LST 325 was found in a ship boneyard in Greece. This particular ship was part of the back-up force for the troops going ashore at Omaha Beach in Normandy on D-Day.
“We formed our own Navy when we went over to get the ship,” Andrus said of the crew of veterans. “We were all old men.”
After months of hard work, they got the ship running. “Man, it ran good,” Andrus recalled, tearing up. “There wasn’t a dry eye on that ship.”
Then, they completed what was thought of as an impossible task and sailed the ship back across the Atlantic one final time.
Though Andrus had to get off the ship in Gibraltar due to an injury, he met the ship for its homecoming in Alabama in January 2001.
“They believed we were crazy old men until we got there,” Andrus said. “When the ship pulled into the harbor, we were suddenly heroes.”
Meeting friends along the way
When a man who was running across every country came through Prescott, Arizona, where Andrus was living at the time, an idea sparked.
“I just thought, ‘I think I’ll do that,’” Andrus said.
Then after seeing the buzz he received when he completed his first 200-mile relay at 88, he thought, “Maybe I can raise some money for the ship.”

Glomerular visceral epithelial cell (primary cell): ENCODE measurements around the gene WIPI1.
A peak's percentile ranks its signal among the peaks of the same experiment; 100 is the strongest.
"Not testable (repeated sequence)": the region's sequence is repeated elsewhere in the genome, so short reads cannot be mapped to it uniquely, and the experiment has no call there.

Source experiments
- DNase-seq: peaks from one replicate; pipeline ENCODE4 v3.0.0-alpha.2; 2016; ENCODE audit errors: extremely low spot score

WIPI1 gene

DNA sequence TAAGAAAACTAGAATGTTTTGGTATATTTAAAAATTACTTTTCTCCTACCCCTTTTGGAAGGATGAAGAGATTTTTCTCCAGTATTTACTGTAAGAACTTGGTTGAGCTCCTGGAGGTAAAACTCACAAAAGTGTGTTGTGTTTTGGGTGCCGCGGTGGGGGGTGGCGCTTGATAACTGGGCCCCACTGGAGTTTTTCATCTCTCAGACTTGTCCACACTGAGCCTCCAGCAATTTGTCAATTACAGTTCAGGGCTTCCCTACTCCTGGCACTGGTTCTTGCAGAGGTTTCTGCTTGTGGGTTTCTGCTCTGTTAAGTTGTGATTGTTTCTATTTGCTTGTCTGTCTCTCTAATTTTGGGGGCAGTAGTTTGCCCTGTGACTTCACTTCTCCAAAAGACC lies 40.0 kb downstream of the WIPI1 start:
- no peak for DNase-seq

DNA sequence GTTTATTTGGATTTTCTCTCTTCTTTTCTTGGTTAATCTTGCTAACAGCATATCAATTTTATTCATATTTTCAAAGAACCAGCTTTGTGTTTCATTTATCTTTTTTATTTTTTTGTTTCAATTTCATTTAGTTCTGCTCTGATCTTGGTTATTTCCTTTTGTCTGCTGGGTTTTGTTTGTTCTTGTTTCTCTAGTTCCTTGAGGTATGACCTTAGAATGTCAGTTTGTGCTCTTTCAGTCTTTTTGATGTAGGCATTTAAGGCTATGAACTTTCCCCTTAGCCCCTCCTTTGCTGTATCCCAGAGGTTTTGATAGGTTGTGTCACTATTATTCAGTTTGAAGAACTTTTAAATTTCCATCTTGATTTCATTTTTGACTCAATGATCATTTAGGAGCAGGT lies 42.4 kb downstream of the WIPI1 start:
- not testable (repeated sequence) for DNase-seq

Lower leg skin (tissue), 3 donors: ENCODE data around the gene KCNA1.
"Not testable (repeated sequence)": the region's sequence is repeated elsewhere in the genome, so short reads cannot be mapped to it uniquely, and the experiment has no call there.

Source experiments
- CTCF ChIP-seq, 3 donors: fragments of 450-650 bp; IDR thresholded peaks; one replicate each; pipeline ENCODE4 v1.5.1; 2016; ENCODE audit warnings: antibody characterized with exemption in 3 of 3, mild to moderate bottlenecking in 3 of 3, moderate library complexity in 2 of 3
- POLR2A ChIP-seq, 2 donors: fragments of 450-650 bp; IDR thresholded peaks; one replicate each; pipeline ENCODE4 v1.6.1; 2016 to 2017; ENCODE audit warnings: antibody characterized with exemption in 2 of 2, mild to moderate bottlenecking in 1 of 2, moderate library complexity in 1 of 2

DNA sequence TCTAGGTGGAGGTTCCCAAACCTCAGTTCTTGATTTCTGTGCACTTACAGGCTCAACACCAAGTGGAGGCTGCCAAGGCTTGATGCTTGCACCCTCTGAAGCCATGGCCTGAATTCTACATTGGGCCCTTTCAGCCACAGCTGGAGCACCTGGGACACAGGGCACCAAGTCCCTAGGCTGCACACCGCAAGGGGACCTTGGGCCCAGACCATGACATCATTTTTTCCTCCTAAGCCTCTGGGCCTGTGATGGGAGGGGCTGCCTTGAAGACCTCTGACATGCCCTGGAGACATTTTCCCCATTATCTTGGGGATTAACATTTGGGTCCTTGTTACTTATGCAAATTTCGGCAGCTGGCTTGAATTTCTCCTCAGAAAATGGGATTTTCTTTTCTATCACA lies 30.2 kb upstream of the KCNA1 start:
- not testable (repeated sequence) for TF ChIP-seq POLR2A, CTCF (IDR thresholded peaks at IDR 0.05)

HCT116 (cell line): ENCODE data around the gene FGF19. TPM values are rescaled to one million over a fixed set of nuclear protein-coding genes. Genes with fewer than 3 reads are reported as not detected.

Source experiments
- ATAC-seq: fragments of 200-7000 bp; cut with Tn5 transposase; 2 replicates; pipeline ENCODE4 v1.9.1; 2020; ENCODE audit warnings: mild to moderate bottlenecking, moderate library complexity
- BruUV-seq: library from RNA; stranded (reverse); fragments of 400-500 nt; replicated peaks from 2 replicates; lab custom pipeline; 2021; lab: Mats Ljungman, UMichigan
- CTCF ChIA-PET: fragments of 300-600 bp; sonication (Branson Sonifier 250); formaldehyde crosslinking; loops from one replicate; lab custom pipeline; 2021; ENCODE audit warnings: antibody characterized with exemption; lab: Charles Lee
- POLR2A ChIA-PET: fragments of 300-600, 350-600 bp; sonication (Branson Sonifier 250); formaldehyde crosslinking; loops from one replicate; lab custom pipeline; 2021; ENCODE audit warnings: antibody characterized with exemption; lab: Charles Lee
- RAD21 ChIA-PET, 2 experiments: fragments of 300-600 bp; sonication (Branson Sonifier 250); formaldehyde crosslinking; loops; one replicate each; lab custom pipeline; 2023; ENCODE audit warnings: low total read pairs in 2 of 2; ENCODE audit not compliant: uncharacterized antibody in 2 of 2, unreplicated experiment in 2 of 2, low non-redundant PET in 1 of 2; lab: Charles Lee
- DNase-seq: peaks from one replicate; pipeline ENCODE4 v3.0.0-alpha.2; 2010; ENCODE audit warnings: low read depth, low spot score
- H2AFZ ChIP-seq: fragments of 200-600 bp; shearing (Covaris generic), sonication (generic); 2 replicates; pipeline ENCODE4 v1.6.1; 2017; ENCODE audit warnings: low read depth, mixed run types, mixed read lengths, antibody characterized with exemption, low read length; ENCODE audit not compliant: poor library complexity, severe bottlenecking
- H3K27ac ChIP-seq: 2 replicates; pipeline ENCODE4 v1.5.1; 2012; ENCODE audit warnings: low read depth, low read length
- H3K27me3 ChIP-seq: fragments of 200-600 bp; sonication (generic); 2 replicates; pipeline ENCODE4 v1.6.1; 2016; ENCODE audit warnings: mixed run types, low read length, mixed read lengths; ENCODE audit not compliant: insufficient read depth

Andrus began his first trek in October 2013 in San Diego, running 3 to 5 miles about three days per week. After completing a stretch, Andrus would hitchhike back to his RV. Then, he would drive to the spot he stopped running and start the whole thing over again.
He was joined by various supporters along the way, who had often run sections with him. Among them was Martin, who didn’t know Andrus until he happened upon one of the most wholesome YouTube rabbit holes.
The San Bernardino County firefighter was at work in October 2015 when a video caught his attention. It was then-91-year-old Andrus running with an American flag.
Martin remembers watching and thinking, “This is ridiculous. What is this guy doing? He’s crazy.”
Curious, Martin went on a deep dive and found out Andrus was about two-thirds done with his trek. On a whim, he decided to message Andrus on Facebook, and sure enough, he answered.
A couple months later, Martin found himself on a plane to meet Andrus in Mississippi, where the pair ran together to Louisiana. And a few months after that, Martin joined Andrus at the finish line.
Andrus reached the Atlantic Ocean in August 2016 — the day after his 93rd birthday — surrounded by a crowd of more than 1,000 people cheering him on.
He became the oldest person to ever run coast-to-coast, completing the feat in 999 hours, 32 minutes. He raised more than $30,000 for the LST.
Ernie Andrus started in San Diego in 2013. He reached the Atlantic this weekend, 2,600 miles later
Although he didn’t raise enough to send the LST to Normandy, the money went to supporting the ship’s upkeep.